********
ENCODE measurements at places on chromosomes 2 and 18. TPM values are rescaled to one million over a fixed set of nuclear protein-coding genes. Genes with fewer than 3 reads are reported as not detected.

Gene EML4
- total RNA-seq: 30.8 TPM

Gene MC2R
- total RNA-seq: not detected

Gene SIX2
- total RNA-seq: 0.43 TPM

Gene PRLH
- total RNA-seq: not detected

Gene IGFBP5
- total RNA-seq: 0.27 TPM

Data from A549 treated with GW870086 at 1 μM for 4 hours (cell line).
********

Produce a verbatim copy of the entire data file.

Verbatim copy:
ENCODE measurements at places on chromosomes 2 and 18. TPM values are rescaled to one million over a fixed set of nuclear protein-coding genes. Genes with fewer than 3 reads are reported as not detected.

Gene EML4
- total RNA-seq: 30.8 TPM

Gene MC2R
- total RNA-seq: not detected

Gene SIX2
- total RNA-seq: 0.43 TPM

Gene PRLH
- total RNA-seq: not detected

Gene IGFBP5
- total RNA-seq: 0.27 TPM

Data from A549 treated with GW870086 at 1 μM for 4 hours (cell line).